Respiri Develops Mobile App for Wheeze Detection and Asthma Management
- Manual coding effort reduced
- Algorithm development iterations accelerated
- Code maintenance overhead reduced
Managing asthma can be difficult for both the physician and the patient. When physicians assess asthma patients in a clinical environment, they listen for wheezing, a primary sign of asthma and an indication of obstructive airflow in the lungs. But when physicians cannot examine patients directly, they must rely on the patients or patients’ parents to describe the wheezing and any other symptoms. This self-reporting of asthma symptoms and current condition is unreliable, particularly when the patient is a child.
Engineers at Respiri have developed technology that asthma patients can use to record and analyze their own breathing. Instead of listening for wheeze sounds, the AirSonea® technology detects wheeze patterns in an image created from recorded breath sounds. Respiri used MATLAB® to develop acoustic respiratory monitoring algorithms, and used MATLAB Coder™ to implement them as a mobile app and cloud-based server software.
Respiri needed to develop an algorithm capable of identifying wheeze sounds of varying frequency, amplitude, and duration from 30-second audio recordings produced by a specialized sensor held near the patient’s trachea. To minimize the effects of ambient noise, the team needed to measure and analyze sounds from the user’s environment.
Partnering with Two Bulls, an app development company in Melbourne, they decided to create an app that would process recordings on the mobile device, invoke the wheeze analysis algorithm, and return results to the patient. The app would also provide an independent evaluation of external noise by using the mobile device’s built-in microphone to record ambient sounds.
In the past, it took months for Respiri engineers to manually code algorithms in C. They needed a way to rapidly translate their algorithms for wheeze detection and ambient noise analysis into C code that could be deployed on a mobile device.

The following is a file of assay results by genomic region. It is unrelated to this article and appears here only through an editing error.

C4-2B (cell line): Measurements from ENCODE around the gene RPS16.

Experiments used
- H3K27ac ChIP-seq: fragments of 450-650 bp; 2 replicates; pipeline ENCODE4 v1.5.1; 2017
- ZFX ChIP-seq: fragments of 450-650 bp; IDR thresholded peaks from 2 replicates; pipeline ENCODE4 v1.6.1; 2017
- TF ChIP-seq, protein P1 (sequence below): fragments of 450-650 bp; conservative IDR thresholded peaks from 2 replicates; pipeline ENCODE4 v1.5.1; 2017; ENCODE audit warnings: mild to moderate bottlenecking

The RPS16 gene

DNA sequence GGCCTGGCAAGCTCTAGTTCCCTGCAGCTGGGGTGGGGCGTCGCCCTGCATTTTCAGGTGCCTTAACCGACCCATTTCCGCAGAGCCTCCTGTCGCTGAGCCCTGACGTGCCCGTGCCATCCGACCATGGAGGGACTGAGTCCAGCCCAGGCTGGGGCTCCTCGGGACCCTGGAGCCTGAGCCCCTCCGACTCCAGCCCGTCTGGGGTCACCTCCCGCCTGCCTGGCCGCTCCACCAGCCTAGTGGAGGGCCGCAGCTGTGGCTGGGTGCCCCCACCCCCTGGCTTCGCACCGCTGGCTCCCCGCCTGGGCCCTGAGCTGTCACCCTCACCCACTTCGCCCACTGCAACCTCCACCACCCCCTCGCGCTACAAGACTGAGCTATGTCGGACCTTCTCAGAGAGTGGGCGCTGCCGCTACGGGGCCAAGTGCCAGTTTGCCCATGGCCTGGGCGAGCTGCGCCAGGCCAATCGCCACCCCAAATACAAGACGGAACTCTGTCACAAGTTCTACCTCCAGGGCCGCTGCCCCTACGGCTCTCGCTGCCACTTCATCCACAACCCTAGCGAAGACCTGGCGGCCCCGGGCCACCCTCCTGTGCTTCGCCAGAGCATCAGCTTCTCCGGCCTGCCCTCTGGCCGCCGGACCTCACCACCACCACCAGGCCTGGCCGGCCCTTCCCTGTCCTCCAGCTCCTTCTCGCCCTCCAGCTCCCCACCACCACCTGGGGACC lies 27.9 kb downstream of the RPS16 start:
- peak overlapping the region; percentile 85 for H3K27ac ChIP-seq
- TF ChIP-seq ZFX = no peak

Respiri engineers used MATLAB and Computer Vision Toolbox™ to develop the wheeze detection algorithm. The algorithm converts the 30-second audio recording into a spectrogram and then analyzes the spectrogram to identify potential wheeze candidates based on energy patterns and other common characteristics of wheeze. The algorithm performs further processing to reject false positives.
To develop the ambient noise detection algorithm, the engineers applied a Hamming window, performed a fast Fourier transform, and located spectral maxima in multiple frequency ranges using MATLAB and Signal Processing Toolbox™.
After debugging and testing both algorithms in MATLAB, the team used MATLAB Coder to generate executable functions from their MATLAB code. This step enabled the team to verify that the code was suitable for code generation and to check for run-time errors.
Next, the engineers used MATLAB Coder to generate C code from the algorithms. To verify the generated code, they invoked it from within MATLAB and compared the results with the results produced by the original MATLAB algorithms.
In a subsequent round of testing, the engineers compiled the generated C code using Microsoft® Visual Studio®, and again compared results for verification.
The team integrated the C code for the noise detection algorithm and wheeze detection into an app for Apple iPhone; a version for Google® Android™ devices is planned.
The final system was tested in an anechoic chamber using test software that the team had developed with MATLAB and MATLAB Coder.
AirSonea is awaiting FDA clearance in the United States and has received Conformité Européenne (CE Mark) certification in the European Union and TGA approval in Australia.
Manual coding effort reduced. “On similar projects in the past, we had to recode our algorithms in C and then debug the C implementation,” says Yulya Goryachev, senior algorithm engineer at Respiri. “Now, we generate the C code automatically with MATLAB Coder, which requires significantly less time and effort.”
Algorithm development iterations accelerated. “After making a change to an algorithm, we simply re-generate the C code and test it immediately,” says Goryachev. “Previously, the engineers had to rely on C programmers. If they were busy with other projects, it was often days before they could implement the changes.”
Code maintenance overhead reduced. “Maintaining the algorithm and C source code separately required the full-time effort of a software engineer,” notes Goryachev. “MATLAB Coder enables us to maintain one algorithm in MATLAB and convert it to C at release time, freeing that engineer to work on other projects.”